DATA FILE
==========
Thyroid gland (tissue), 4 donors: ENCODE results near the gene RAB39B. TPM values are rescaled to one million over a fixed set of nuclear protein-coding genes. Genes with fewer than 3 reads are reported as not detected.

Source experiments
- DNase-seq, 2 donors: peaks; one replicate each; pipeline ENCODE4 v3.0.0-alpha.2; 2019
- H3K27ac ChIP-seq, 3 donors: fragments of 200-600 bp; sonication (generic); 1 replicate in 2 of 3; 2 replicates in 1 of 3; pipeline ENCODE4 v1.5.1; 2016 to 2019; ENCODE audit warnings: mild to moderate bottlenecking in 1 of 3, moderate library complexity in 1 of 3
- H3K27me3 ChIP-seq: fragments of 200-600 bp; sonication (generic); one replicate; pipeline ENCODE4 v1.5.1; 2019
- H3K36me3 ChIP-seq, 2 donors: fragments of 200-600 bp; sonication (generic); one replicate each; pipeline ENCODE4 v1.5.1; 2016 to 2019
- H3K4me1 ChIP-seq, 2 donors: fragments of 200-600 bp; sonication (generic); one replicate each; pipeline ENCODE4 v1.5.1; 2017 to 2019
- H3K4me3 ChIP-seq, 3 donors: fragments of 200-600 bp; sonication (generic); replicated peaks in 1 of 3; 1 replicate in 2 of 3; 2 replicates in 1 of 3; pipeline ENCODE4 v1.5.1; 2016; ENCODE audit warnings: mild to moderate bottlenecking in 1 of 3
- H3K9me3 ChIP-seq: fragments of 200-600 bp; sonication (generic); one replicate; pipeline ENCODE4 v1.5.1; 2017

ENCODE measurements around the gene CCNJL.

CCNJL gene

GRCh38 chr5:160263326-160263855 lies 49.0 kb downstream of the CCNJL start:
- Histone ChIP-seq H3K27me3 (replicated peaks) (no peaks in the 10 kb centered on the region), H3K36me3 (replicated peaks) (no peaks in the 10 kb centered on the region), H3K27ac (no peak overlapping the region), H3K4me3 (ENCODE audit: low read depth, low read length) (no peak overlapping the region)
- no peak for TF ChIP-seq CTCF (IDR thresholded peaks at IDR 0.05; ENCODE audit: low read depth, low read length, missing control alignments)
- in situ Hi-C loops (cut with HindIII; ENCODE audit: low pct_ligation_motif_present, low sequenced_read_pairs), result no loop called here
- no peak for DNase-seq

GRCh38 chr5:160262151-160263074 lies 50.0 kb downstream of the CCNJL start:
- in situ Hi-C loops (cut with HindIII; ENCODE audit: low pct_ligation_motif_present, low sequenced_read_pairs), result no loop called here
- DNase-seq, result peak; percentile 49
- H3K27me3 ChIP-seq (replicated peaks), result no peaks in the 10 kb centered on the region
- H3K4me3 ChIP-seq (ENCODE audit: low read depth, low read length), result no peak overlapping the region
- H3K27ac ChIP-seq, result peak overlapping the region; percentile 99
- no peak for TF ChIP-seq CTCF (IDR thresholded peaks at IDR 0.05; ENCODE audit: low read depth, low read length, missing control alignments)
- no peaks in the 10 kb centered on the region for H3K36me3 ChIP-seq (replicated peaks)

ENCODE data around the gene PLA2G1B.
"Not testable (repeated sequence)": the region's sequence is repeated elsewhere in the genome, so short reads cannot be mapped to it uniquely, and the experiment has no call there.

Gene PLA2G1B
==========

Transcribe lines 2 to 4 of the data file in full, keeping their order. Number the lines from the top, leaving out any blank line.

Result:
Source experiments
- DNase-seq, 2 donors: peaks; one replicate each; pipeline ENCODE4 v3.0.0-alpha.2; 2019
- H3K27ac ChIP-seq, 3 donors: fragments of 200-600 bp; sonication (generic); 1 replicate in 2 of 3; 2 replicates in 1 of 3; pipeline ENCODE4 v1.5.1; 2016 to 2019; ENCODE audit warnings: mild to moderate bottlenecking in 1 of 3, moderate library complexity in 1 of 3